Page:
Acoustic emission (AE) is the phenomenon of radiation of acoustic (elastic) waves in solids that occurs when a material undergoes irreversible alterations in its internal structure, for example as a result of crack formation or plastic deformation due to aging, temperature gradients or external mechanical forces. Alternatively, AE can be described as the elastic waves produced by the abrupt release of stress in a solid body caused by an internal deformation in the constituent materials or the micro-fracture events in the bulk. As such, AE are important as they can be analyzed to extract information about the position of the AE source, event duration, and defect type. Therefore, they present an effective non-destructive technique for inspecting the condition of structures and real-time monitoring of machining processes. A review of published literature reveals that to date, piezoelectric type AE sensors are still the most established owing to their high sensitivity, reliability, and relatively easy installation.
AE sensor mounting is of critical importance as it directly affects performance. Related literature further shows that typical mounting methods of AE sensors include bonding to the target surface with glue or fastening to the target with a screw. Unfortunately, these methods for securing the AE to the target surface presents significant challenges particularly when the surface is deformable. Worse off, they can result in detection of false signals or omission of the correct signal owing to bad contact. To address these issues, researchers from the Department of Mechanical Engineering at the National Chung Cheng University in Taiwan: Professor Guo-Hua Feng and Dr. Cheng-Yen Chiang developed a stretchable and flexible acoustic emission sensor composed of patterned upper, lower piezoelectric film foils, magnets and stereolithographic structures. Their work is currently published in the research journal, Smart Materials and Structures.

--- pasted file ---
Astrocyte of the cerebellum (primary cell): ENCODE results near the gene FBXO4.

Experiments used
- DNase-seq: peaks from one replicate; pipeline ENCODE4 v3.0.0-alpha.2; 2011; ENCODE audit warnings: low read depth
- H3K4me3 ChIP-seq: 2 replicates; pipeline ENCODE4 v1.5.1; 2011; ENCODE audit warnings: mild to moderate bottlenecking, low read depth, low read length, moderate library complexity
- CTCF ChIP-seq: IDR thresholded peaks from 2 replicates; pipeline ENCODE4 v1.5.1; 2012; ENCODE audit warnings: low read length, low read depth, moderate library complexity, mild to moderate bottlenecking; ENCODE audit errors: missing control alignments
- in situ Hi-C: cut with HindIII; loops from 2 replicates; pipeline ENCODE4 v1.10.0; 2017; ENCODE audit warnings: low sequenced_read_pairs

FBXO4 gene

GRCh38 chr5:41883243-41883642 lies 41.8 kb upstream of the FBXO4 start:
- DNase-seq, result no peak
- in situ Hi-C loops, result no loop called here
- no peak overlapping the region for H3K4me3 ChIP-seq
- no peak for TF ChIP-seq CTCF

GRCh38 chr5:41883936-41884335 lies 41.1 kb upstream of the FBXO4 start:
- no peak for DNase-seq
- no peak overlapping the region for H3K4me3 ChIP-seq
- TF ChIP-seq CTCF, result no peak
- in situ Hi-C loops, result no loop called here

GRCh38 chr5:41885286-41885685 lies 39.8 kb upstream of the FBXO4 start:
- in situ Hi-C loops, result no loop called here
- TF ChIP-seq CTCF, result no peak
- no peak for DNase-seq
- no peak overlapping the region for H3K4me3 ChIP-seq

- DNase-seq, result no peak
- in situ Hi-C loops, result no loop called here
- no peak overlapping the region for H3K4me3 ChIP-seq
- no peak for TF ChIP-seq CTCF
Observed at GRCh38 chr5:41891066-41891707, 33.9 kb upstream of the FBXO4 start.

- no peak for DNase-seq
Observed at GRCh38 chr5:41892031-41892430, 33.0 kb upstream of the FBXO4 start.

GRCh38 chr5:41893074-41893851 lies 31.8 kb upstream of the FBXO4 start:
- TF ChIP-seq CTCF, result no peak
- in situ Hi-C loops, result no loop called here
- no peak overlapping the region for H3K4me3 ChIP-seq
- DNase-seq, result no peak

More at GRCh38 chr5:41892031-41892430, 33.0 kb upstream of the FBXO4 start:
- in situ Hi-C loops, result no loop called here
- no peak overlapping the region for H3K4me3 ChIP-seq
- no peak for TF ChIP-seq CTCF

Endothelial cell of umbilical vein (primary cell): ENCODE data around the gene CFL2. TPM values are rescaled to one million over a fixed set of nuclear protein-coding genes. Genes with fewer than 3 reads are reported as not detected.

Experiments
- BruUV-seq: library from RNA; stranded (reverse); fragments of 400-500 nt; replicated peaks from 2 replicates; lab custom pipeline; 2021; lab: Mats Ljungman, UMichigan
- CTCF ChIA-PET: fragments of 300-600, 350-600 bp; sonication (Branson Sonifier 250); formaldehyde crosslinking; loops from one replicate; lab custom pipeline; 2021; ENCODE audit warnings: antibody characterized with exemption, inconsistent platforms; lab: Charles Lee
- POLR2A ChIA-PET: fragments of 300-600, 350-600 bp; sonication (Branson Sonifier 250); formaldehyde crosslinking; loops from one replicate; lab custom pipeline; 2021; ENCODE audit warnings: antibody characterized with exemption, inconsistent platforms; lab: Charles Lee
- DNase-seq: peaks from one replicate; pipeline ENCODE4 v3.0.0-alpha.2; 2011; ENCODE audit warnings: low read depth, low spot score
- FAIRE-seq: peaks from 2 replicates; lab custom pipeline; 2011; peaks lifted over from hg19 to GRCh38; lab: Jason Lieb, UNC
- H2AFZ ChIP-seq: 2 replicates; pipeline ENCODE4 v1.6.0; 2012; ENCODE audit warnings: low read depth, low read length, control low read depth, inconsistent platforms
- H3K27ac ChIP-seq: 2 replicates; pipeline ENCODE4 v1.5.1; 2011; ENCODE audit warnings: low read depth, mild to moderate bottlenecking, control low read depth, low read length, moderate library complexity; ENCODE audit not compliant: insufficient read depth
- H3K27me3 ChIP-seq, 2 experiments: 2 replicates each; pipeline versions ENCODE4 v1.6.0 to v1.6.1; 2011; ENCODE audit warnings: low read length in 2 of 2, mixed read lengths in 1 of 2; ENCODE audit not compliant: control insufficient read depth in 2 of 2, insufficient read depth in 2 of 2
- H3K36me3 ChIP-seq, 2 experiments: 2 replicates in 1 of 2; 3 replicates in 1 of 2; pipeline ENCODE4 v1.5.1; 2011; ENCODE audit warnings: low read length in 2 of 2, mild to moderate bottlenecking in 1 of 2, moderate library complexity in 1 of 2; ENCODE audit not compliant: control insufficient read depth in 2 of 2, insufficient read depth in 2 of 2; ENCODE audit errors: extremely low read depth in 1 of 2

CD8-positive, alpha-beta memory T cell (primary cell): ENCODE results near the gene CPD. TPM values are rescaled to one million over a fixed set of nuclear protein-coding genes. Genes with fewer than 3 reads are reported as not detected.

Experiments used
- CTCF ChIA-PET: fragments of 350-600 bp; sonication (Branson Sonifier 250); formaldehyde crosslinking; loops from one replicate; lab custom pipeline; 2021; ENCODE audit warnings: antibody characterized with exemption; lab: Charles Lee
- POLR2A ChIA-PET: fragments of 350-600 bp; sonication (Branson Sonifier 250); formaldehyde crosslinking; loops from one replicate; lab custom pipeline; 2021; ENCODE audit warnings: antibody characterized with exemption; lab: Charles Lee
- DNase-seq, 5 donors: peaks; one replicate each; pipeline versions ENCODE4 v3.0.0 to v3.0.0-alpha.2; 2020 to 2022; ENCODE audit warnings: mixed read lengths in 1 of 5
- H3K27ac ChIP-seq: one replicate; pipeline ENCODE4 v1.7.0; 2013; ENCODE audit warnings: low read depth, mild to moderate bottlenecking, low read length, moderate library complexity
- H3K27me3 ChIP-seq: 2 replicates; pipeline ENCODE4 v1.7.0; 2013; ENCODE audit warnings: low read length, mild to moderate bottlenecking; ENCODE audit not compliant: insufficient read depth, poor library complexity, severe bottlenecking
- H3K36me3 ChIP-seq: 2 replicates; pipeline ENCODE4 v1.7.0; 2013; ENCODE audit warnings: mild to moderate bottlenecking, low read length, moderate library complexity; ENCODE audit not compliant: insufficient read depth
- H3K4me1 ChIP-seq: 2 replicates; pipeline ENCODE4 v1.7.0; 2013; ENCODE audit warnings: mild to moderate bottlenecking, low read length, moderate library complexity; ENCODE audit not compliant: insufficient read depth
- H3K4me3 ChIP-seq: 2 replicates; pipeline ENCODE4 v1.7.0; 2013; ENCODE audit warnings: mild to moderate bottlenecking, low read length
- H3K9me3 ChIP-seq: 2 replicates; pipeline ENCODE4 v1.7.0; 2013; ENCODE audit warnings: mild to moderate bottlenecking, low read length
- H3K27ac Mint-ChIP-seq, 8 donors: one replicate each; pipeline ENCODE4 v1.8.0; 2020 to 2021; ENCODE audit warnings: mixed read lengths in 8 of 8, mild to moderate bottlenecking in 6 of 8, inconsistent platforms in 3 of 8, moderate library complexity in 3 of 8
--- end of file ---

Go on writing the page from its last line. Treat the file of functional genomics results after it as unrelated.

In their approach, they employed a flexible and stretchable lower piezoelectric foil into the proposed AE sensor that was comprised of three major components to perform its unique functions. Overall, they presented piezoelectric sensing structures with magnetic repulsion that was effective for AE signal coupling. In their setup, the lower piezoelectric serpentine shaped AE detection structure with stretchable and flexible characteristics was included as it allowed for sensing of various curved surfaces.
The authors reported that the magnetic-repulsion-enhanced AE sensor exhibited a better bandwidth compared to that with only a lower AE sensing structure. In addition, the two co-authors reported that when the fabricated sensor was subjected to a sensing target force ranging from 4.98 to 14.85 mN, it resulted in a frequency change of the piezoelectric sensing beam of the upper foil from 20.073 to 20.135 kHz.
In summary, the new magnetic-repulsion-coupled AE sensor was successfully fabricated, and tested. Specifically, the magnetic repulsion was implemented between a lower serpentine-shaped foil and an upper bridge foil integrated with magnets. Remarkably, the proposed piezoelectric-sensor-actuator pair on the bridge structure of the upper foil demonstrated a frequency change as a function of the static force, when subjected to various tests. In a statement to Advances in Engineering, Professor Guo-Hua Feng emphasized that the developed sensor could be used to monitor AE waves as it uses the effect of the action at a distance. Further, their approach could open a new research field for non-contact AE wave detection.
Guo-Hua Feng, Cheng-Yen Chiang. Magnetic-repulsion-coupled piezoelectricfilm-based stretchable and flexible acoustic emission sensor. Smart Materials and Structures, volume 29 (2020) 035027 (12pp).